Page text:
But as the general flew off for a sit-down with Saudi leaders in Riyadh, Pakistan's political cauldron continued to boil, with dozens of journalists arrested and newly freed opposition lawyers vowing to keep up their campaign.
Some 3,400 people were released from lockup, among them political activists and lawyers at the forefront of protests against the Pakistani leader before and after he declared emergency rule on Nov. 3, purging the Supreme Court and taking independent television news off the air.
Interior Ministry spokesman Javed Iqbal Cheema said more than 2,000 political opponents who remained behind bars would be released shortly.
"The process has started. More are being released today," he said.
Many high-ranking party activists and leaders, such as former cricket star turned politician Imran Khan and Aitzaz Ahsan, president of the Supreme Court Bar Association, remained in prison. Khan began a hunger strike Monday to protest emergency rule.
The government did not say what prompted the mass release, but it came just days after a visit by U.S. Deputy Secretary of State John Negroponte, who called on Musharraf to end emergency rule and also appealed to opposition leader Benazir Bhutto to avoid an atmosphere of political brinksmanship.
The government "wanted to impress upon (the United States) that they are very keen to hold elections," said Ahsan Iqbal, a leader of the party of exiled former premier Nawaz Sharif.
He said no leaders of Sharif's party had been freed begging the question of how they could file nomination papers and campaign effectively for elections set for Jan. 8.
Sharif and Bhutto have made noises about joining forces to oust Musharraf.
But since Negroponte left, Bhutto has refrained from repeating her most strident statements, such as calling on Musharraf to resign.
Bhutto's party appeared to take another step back on Tuesday, saying the issue of Musharraf's legitimacy as president should be referred to the next parliament. Bhutto had said previously she hoped to see challenges to his rule put back before the Supreme Court once the constitution is restored.
There were also reports of a possible rapprochement in Saudi Arabia, where Musharraf was meeting with King Abdullah, a close ally.
Officials in the kingdom said authorities were trying to arrange a meeting between Musharraf and Sharif, the premier the general ousted when he took power in 1999. They spoke to The Associated Press on condition of anonymity because they were not authorized to talk to the media.
Sharif did not return repeated calls for comment left at his home in the Saudi city of Jeddah, but Iqbal ruled out a meeting. Musharraf would have to agree to a list of conditions including agreeing to leave power before talks with Sharif would make any sense, Iqbal said.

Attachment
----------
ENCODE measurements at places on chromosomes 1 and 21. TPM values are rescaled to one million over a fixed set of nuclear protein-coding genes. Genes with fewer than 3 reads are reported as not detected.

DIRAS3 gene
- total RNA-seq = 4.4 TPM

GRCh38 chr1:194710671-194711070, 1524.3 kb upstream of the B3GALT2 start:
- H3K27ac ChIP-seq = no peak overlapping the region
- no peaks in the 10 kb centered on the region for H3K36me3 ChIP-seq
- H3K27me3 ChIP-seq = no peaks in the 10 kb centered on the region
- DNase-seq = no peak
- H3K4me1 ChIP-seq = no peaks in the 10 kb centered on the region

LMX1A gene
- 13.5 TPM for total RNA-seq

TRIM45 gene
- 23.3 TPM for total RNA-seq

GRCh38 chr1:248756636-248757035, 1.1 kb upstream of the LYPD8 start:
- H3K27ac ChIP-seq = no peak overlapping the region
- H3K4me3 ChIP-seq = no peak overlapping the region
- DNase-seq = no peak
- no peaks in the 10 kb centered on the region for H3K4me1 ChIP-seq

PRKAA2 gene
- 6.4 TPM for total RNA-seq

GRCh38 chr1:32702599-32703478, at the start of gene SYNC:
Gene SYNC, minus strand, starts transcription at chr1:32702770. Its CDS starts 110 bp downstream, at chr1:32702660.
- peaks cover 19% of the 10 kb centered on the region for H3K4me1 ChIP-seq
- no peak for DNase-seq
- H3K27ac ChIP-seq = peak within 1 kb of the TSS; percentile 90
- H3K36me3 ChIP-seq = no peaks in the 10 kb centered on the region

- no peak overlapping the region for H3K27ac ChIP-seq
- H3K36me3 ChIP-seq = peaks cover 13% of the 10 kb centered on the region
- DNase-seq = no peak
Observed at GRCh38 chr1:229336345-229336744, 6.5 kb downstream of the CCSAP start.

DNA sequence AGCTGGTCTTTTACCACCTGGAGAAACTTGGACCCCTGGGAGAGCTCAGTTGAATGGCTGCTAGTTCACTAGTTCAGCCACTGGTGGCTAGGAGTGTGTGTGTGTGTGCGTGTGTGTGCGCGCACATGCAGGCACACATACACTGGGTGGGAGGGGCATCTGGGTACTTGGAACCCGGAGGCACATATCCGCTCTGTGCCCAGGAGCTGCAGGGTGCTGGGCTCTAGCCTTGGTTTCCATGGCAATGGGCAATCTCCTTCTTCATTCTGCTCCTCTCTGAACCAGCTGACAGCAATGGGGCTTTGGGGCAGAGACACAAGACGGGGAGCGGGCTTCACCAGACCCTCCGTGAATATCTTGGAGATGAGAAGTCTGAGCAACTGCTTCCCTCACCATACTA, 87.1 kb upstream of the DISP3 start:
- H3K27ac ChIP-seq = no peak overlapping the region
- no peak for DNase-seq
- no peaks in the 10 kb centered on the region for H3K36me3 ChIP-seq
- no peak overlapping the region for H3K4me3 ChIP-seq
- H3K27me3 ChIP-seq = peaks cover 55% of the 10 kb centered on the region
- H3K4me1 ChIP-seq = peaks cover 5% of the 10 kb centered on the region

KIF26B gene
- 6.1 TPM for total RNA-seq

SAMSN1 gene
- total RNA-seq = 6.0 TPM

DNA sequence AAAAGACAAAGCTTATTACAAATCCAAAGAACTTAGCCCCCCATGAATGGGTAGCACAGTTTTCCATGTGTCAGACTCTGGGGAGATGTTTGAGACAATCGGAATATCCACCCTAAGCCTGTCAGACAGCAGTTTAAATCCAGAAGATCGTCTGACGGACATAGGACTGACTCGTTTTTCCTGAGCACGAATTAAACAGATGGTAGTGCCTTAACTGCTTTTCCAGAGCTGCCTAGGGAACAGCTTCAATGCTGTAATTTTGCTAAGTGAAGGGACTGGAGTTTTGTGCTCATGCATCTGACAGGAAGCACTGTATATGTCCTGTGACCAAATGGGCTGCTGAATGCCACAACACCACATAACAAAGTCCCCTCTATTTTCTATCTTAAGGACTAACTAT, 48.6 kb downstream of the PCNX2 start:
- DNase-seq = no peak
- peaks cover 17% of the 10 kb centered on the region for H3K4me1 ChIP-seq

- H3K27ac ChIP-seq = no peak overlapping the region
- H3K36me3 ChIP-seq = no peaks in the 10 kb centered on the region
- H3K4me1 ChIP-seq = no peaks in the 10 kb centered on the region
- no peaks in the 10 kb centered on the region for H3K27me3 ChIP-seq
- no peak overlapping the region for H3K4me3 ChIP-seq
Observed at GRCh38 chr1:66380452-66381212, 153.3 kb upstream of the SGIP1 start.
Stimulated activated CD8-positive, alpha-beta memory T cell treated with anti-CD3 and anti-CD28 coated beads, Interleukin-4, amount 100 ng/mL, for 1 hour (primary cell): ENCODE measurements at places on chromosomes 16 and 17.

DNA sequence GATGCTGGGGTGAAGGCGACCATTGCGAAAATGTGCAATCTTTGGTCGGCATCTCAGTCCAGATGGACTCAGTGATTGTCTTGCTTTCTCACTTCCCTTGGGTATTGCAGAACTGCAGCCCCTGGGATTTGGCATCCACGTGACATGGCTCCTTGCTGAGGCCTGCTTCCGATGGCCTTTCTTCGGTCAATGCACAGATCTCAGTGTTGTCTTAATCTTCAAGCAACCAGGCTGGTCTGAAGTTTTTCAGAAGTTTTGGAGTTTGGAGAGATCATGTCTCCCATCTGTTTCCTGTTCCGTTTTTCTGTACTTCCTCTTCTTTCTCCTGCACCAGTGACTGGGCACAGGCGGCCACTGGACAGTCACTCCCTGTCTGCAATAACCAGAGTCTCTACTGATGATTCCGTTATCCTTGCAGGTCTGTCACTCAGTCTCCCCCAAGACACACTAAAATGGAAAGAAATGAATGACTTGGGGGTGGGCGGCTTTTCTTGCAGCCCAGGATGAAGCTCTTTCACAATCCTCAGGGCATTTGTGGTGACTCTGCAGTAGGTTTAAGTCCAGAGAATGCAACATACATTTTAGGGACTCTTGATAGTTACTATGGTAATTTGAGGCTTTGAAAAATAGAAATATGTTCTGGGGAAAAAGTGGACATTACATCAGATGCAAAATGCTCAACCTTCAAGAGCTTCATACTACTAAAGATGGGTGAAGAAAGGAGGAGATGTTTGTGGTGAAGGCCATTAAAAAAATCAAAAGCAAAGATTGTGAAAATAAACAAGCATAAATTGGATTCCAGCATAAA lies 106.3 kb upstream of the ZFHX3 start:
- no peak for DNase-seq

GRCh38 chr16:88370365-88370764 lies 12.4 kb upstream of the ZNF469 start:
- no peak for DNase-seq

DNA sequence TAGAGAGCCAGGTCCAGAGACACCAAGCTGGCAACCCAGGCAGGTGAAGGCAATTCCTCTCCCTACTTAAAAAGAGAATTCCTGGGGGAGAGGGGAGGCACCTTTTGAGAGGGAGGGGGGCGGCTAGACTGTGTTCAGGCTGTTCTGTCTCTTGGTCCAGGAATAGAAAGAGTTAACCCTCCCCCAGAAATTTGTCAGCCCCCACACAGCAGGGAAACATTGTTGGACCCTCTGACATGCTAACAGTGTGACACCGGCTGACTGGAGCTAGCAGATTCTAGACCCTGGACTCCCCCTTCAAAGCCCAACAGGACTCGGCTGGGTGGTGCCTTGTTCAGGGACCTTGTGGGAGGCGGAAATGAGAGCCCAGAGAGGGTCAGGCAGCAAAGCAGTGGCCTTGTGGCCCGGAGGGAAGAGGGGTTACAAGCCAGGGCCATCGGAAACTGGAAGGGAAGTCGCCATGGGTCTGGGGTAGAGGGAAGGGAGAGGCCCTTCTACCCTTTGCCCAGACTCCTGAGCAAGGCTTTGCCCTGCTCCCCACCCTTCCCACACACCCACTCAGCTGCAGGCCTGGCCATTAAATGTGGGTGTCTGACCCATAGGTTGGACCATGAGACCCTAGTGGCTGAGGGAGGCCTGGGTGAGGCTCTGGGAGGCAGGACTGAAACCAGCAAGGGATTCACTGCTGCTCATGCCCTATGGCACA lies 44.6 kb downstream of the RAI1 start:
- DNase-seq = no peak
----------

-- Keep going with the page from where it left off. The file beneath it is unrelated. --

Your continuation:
If Musharraf had hoped his newly freed opponents would give up their campaign, he was disappointed. Leaders of Pakistan's lawyers' associations vowed immediately after their release to press on until the constitution was restored and judges ousted by Musharraf reinstated.
"We are chalking out a strategy for the next phase. ... The lawyers community will not give up," said Hafiz Lakho, a senior lawyer in Karachi.
In the southern province of Sinned, authorities released 300 people, including lawyers, human rights activists and supporters of Bhutto. She was released from a second stint under house arrest late last week.
"All the political workers and lawyers who were detained ... are being released," a senior provincial official, Ghulam Mohammed Mohtarem, said of the Sindh releases. "We had instructions from the chief minister to release these people."
He added that others he wouldn't say how many remain in jail in the province, including 11 people charged with sedition since emergency rule was imposed on Nov. 3.
In neighboring Baluchistan, 49 lawyers and six political activists were set free, said Rehmatullah Niazi, a senior police officer in Quetta, the provincial capital. Three other lawyers remain in custody.
The release of political opponents in Pakistan came hours after judges handpicked by Musharraf quashed legal challenges to his disputed re-election as president. Critics have denounced the decision as illegitimate and insisted that Musharraf relinquish power to end the country's political turmoil.
While some people were being ushered out of detention facilities, others were being led in.
In the southern city of Karachi, police detained about 150 journalists Tuesday after clashing with them during a protest against the state of emergency, witnesses said. Two reporters were seen bleeding from head injuries.
Police also detained 23 journalists after they tried to hold a rally in the southern city of Hyderabad to protest press restrictions, said Ali Hassan, a local journalist who was present at the rally.
"We should use shock therapy to sober up the Americans. In this case, the Americans will speak about the need to resume dialogue. There is no other option"
The United States is concerned about the current crisis in the relations with Russia and suggests returning to reasonable policies to avoid a nuclear war